Tweens & Phones: from fake to real in seconds.

Remember when kids had plastic kitschy fake-phones that played music and hung on their key-chain filled with other silly key-chains (but no actual keys… well, maybe ONE key, if you were lucky)? Well… FAKE PHONES no longer!

Over half of 12-to-14-year-olds now have their own mobile phones, and a “significant percentage” of children younger than 10 do as well, according to iGR’s “Tweens” report.
The study also found that teens ages 15 and older were even more likely to have their own mobile phones.
Children mostly wanted mobile phones to stay in touch with friends. Staying in touch with parents was a secondary reason. Some children also said that peer pressure made them want mobile phones.
Since so many tweens now have mobile phones, OEMs may start targeting even younger users.
“This study shows that although there are still significant opportunities with the tween and teen segments, the target age groups are getting younger and younger,” said Iain Gillott of iGR. “The new battleground for handset makers and mobile operators in the teen/tween segment is now among children aged 10 and under.” – Teen Mobile Phone Ownership Mounts


I’m sorry, but… why on EARTH does anyone UNDER THE AGE OF 10 need their own cell phone? SERIOUSLY. These are children… CHILDREN. Building private lives at such a young age– that’s just a glutton for punishment. Phones = responsibility. Why can’t parents keep their kids… KIDS… just a little longer?

Kid empowerment is not making a child into an adult. It’s opening up the world to a kid’s eyes with inspiration and possibility… without the burden of adult responsibility. It’s letting their voice be heard as a wonder-filled child.

Not to mention– What will parents do once their child’s ENTIRE LIFE is well hidden within the secret realms of media & technology? Why even raise children anymore? Just give ’em some gadgets, send them outside, and hope for the best. Fingers crossed, right?

This really just freaks me out. Parenting is being a parent– being in the know about everything that is going on in your child’s life. Your. Child. Not the phone’s child. Good thing the operator will be there 24/7 for your child.

I can just see it now– a 9 year old is having night terrors. What do they do? They call their best friend next door on their cell phone.

“Hi, Josie. I’m scared. I had a bad dream.”

“Really? What was it about?”

“The man from the website I accessed through my cell phone’s internet connection was stalking me again.”

“You mean that man you met through the social networking platform that we’re not supposed to be on because we’re 10 and you have to be 13, but we got on it anyway?”

“Yeah, that’s the guy.”

“Maybe you should tell your parents.”

“Nah… that means i have to walk down the hallway and wake them up. Plus, they’re not going to be very happy that I was on that site anyway.”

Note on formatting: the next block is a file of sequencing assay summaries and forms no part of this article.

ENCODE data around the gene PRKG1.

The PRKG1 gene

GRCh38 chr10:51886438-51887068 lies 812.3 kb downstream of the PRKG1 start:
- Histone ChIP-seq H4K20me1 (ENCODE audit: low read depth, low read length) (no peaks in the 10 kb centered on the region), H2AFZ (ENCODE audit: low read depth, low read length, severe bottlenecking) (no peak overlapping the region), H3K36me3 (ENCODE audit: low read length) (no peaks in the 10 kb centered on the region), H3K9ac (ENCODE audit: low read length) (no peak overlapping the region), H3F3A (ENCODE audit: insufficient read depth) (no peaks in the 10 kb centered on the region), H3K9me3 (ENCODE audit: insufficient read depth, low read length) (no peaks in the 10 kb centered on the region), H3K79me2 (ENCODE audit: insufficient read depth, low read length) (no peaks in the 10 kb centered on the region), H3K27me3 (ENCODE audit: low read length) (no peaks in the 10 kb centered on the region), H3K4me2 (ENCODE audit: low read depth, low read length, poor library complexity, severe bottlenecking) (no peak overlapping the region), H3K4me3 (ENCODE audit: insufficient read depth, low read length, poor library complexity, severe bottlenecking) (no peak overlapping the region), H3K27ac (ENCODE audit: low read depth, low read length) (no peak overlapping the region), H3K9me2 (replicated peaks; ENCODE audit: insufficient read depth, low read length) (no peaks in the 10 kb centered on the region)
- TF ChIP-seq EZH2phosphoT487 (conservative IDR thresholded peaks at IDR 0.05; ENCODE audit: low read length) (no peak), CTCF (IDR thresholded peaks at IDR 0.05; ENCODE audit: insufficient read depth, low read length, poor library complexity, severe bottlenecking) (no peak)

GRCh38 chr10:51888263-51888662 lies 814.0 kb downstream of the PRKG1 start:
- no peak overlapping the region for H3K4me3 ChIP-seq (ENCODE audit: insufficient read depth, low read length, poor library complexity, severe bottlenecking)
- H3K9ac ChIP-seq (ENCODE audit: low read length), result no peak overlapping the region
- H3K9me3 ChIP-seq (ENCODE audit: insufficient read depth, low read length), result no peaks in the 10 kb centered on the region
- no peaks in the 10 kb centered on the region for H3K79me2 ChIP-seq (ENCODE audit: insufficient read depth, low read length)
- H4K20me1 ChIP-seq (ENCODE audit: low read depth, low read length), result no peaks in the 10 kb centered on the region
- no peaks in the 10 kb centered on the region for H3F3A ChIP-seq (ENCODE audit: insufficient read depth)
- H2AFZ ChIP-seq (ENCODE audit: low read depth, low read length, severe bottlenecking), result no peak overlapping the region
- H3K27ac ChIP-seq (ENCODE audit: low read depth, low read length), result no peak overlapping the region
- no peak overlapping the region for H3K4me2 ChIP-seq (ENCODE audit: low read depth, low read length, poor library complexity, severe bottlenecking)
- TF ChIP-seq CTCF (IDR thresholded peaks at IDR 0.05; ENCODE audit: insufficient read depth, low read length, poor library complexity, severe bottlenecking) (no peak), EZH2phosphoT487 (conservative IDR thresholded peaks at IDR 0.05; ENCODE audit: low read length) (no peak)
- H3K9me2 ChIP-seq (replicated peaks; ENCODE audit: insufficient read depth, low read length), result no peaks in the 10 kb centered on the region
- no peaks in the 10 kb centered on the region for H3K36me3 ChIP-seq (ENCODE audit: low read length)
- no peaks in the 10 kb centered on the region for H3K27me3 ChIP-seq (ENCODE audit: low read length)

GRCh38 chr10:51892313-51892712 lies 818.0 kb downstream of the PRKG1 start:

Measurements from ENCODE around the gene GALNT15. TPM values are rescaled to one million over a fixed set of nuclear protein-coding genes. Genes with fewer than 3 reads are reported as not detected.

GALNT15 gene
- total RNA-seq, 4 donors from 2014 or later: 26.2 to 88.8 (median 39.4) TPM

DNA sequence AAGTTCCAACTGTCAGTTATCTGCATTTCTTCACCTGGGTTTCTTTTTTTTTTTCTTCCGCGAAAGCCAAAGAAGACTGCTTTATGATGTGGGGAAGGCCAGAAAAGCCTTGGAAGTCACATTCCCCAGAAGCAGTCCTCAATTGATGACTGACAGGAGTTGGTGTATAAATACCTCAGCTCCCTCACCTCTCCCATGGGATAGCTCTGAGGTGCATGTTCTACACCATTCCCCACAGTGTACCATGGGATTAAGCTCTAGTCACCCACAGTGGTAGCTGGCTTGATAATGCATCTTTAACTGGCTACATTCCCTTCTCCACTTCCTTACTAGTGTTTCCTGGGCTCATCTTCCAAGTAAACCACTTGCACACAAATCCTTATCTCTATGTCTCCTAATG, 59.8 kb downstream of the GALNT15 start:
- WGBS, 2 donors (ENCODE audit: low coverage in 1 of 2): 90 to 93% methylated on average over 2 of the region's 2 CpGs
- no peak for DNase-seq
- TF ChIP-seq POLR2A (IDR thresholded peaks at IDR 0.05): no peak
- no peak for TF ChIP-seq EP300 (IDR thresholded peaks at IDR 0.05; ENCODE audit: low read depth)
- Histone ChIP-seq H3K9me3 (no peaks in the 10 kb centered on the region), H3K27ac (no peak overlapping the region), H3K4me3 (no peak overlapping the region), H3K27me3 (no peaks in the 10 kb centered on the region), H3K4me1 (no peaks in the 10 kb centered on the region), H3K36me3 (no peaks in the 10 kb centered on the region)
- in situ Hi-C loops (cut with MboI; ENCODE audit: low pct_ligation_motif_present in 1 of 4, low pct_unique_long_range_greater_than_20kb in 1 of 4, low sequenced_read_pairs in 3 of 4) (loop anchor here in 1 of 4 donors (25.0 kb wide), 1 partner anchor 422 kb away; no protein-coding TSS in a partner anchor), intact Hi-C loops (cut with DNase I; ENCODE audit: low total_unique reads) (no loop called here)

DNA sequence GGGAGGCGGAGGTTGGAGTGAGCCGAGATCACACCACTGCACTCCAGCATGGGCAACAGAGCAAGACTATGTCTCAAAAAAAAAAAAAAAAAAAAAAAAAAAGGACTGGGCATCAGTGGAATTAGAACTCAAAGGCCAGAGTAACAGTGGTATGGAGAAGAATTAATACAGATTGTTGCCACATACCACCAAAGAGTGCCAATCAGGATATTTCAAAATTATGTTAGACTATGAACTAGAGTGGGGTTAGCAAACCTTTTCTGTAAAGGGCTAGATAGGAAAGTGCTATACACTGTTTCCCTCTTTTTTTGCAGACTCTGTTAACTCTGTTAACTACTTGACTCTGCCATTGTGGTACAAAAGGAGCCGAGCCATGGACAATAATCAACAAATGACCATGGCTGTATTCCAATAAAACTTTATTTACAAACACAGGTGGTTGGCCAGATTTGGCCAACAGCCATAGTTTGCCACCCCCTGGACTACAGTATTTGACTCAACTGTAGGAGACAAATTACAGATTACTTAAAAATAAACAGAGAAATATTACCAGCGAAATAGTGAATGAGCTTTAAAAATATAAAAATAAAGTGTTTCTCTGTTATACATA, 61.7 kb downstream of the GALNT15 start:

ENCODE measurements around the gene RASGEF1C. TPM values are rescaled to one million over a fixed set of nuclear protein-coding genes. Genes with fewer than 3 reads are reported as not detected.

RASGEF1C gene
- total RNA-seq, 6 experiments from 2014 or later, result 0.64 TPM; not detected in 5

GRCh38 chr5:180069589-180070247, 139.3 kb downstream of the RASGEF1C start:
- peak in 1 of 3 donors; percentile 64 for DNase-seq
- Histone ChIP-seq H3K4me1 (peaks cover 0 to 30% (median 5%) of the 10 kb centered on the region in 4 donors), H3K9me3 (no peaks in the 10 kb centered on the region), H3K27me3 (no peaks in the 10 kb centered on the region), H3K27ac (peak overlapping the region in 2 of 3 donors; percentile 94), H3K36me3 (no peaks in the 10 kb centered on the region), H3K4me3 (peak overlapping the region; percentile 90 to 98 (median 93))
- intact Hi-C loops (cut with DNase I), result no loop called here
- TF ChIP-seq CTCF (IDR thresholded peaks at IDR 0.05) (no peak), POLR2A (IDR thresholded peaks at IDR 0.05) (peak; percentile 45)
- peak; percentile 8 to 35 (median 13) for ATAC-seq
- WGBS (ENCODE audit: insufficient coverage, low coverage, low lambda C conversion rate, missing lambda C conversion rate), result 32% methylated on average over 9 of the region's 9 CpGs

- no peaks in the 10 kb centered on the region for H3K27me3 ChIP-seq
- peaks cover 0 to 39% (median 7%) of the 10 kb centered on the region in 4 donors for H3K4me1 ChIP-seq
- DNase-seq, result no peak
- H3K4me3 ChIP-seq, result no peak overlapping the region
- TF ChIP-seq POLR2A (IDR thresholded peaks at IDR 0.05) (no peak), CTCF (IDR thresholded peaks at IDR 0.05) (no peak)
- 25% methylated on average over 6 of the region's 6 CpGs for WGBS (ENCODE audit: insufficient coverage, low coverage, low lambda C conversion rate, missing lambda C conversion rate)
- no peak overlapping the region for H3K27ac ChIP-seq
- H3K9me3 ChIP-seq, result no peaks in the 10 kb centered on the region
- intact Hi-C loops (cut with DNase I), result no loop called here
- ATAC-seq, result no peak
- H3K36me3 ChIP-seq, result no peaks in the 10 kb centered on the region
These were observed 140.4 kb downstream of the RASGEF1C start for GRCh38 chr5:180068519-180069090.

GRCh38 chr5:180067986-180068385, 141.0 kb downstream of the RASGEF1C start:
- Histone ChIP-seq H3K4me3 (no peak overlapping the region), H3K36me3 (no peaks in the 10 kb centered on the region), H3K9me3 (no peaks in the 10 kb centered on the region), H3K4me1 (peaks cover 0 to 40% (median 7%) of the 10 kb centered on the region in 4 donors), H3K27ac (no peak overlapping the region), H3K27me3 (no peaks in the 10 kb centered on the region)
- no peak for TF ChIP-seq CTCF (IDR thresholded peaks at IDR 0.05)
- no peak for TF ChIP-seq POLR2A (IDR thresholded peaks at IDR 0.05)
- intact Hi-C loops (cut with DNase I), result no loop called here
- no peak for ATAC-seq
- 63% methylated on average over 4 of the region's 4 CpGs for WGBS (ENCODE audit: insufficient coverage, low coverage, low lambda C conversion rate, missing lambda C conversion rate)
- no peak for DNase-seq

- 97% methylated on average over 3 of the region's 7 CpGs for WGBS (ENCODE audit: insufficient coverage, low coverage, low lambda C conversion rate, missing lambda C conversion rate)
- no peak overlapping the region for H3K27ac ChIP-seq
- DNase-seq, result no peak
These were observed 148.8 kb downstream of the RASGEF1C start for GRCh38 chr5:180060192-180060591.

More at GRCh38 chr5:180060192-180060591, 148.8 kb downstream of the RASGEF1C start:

“That is… if they even know it’s not for us kids. Ha ha, silly clueless adults!”

“Good point. I feel better now. Goodnight, Josie.”


And click.

I just don’t know. There’s got to be some re-evaluating here. If you’re thinking about buying your 8, 9, 10, 11, and even 12 year old a phone… ask WHY? Does your child REALLY need it? REALLLLLY?

Okay, okay… I’m done. I just get so fired up when businesses target kids by producing techonolgy that can replace the bonds of trust within the family unit, thus making parenting easy and shortening childhood.

  1. May 16, 2007 at 4:50 am

    Just caught this post…the fast answer is ‘logistics’— parents use cells to have Johnny walk out to the curb for swoop-n-scoop school pick-ups and practices/playdates particularly in middle school.

    I know what you mean though…in some schools where we’ve run our counter-marketing programs for Shaping Youth I’ve seen K-3 kids packing Firefly phones as status symbols and 4/5-graders boppin’ to ipods in the lunchyard. (they’re all confiscated if used in class)

    Even in the economically disadvantaged/Title One environs it’s amazing to see the SAME if not MORE kids with cells (in the upper grades particularly, beginning w/5-6 elem/middle) almost like a universal ‘entitlement’…for latchkey coordination, aftercare/sitters, or parent pickup.

    I DO feel it instills a false sense of security in both the child AND the parent. (Anastasia’s recent post quoting the “tethered” concept that perpetuates an electronic umbilical cord, sans critical problem solving is a huge issue too)

    Then there’s the whole status symbol–who has what–commercialism (camera/PDA/texting/widgets/PinkRazr etc.) that is just plain vile. ugh.

  2. May 16, 2007 at 3:30 pm

    Thanks, Amy! I’m just worried about kids & expected responibility.

    Here’s secondary problem with kids & phones…
    If a child is at school, and in the responsiblity of the school… wouldn’t it make sense for the parents to call the SCHOOL and inform them?
    When I was working after school programs for an elementary school, we’d have the “my-buys-me-everything” kids bring their parents old cell phone in. The parent would talk to the kid via cell phone and never contact us– you know, the RESPONSIBLE adults. Either the kid would just “disappear” outside (with their parents called-in permission) and leave… making us run around confused and scared… or the parents would be INCREDIBLY LATE and not call us, hoping their child would tell us (shhhhyeah right).
    My problems with phones are the responibility factor. Taking communication away from adults and putting it in the hands of the kids. Kids caring for their own confused wellbeing. Yikes. Kids be kids. Kids should be LEARNING about taking care of themselves through role modeling and discourse with their folks. Not having the responsibility plopped DIRECTLY into their laps.
    HUGE sigh.

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